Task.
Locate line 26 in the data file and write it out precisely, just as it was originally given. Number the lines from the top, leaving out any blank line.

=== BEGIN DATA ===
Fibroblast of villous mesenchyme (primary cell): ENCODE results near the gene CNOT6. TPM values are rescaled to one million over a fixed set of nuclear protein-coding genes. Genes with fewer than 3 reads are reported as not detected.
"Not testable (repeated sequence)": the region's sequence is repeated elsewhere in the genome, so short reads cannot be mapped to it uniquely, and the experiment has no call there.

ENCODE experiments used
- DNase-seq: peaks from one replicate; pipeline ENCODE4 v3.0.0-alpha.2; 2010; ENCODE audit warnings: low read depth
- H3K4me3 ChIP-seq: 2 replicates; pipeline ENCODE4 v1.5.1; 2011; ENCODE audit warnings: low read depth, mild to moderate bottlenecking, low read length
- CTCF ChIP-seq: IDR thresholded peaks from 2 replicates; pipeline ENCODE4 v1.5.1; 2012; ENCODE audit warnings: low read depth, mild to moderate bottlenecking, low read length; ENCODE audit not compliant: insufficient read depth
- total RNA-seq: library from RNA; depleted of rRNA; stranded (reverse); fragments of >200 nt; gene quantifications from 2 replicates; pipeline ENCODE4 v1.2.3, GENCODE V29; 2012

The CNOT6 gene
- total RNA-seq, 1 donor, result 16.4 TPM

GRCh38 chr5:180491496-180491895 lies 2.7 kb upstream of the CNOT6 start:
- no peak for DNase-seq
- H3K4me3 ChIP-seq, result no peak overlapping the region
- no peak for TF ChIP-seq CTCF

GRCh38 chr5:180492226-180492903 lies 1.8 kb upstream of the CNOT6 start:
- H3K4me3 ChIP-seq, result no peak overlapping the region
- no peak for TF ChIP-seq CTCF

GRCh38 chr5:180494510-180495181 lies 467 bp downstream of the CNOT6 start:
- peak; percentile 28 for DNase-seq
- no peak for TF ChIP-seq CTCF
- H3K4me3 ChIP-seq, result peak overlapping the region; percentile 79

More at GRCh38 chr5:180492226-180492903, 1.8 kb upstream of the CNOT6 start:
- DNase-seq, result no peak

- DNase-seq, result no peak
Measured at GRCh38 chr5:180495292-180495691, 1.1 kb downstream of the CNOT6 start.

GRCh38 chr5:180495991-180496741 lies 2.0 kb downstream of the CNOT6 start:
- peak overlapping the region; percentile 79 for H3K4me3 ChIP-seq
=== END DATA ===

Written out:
- peak overlapping the region; percentile 79 for H3K4me3 ChIP-seq